Oil prices were flat on Monday but remained on an unstable footing as increases in U.S. drilling activity undercut an OPEC-led push to tighten supply.
Trading was subdued due to public holidays in China, the United States and Britain, but the market remains unsettled because of uncertainty over whether the impact of OPEC’s latest action to curb oversupply would be enough to support prices.
Brent crude futures were trading 5 cents higher at $52.20 per barrel at 1311 GMT. The contract ended the previous week down nearly 3 percent.
U.S. West Texas Intermediate (WTI) crude futures were 4 cents higher at $49.84 per barrel.
The Organization of the Petroleum Exporting Countries and some non-OPEC producers pledged last week to extend production cuts of around 1.8 million barrels per day (bpd) until March 2018.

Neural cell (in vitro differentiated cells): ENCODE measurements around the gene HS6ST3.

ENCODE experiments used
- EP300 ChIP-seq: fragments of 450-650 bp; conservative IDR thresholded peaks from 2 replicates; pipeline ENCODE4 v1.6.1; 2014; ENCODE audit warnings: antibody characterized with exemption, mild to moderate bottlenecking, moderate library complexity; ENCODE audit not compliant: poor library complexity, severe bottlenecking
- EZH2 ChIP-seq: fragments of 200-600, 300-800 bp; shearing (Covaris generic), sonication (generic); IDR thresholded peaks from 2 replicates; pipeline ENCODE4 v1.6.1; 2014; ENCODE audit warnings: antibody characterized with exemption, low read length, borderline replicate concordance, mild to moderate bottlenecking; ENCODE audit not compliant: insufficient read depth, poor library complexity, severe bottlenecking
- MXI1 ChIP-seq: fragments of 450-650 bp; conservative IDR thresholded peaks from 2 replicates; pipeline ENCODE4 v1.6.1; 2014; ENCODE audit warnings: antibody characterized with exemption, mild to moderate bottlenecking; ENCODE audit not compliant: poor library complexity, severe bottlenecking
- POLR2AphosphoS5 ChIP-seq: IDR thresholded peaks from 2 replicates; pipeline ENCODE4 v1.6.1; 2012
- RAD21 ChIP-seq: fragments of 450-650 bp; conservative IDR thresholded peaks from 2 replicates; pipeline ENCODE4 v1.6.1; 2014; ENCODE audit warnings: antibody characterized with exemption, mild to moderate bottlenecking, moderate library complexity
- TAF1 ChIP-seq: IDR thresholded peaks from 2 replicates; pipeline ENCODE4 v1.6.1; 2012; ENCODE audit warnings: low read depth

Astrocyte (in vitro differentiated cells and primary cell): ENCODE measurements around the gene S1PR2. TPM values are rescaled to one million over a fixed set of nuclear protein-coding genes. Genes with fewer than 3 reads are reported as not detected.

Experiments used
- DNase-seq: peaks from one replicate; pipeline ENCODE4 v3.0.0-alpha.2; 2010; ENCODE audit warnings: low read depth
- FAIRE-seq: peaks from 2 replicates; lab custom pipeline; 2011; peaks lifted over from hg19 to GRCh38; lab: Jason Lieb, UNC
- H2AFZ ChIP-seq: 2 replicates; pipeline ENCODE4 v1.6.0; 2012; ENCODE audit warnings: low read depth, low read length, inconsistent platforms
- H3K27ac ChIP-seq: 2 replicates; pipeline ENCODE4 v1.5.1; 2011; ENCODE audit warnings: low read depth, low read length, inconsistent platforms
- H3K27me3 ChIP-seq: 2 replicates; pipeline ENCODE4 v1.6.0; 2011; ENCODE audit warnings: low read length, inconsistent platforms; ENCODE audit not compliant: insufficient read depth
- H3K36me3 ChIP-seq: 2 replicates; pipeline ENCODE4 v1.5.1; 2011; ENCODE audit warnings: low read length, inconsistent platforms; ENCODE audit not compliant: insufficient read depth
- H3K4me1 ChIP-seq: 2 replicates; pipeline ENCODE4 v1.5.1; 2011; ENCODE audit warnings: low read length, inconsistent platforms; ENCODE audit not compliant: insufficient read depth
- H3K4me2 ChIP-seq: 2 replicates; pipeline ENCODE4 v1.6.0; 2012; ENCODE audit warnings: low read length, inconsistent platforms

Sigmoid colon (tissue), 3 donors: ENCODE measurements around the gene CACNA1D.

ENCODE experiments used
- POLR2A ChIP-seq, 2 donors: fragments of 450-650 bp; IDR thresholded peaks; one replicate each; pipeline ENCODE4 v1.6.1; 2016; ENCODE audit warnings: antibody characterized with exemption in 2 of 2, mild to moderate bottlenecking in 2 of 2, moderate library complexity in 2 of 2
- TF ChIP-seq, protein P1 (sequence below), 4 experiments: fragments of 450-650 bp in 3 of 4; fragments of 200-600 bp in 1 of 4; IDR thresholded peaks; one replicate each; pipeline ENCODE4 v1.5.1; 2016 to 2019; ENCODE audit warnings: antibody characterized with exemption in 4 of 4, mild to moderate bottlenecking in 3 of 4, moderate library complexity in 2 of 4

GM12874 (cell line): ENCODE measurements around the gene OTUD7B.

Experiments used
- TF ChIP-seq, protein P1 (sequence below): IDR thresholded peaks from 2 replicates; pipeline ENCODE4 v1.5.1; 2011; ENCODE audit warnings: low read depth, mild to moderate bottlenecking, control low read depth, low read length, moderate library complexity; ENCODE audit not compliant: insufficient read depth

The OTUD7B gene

An initial agreement, in place since January, would have expired in June this year.
Commerzbank analyst Carsten Fritsch called Monday’s price moves little more than “intraday noise” but said hints of deeper cuts or a longer extension from OPEC left the market deflated after the final decision.
“They increased expectations to such an extent that nine months was a disappointment,” Fritsch said.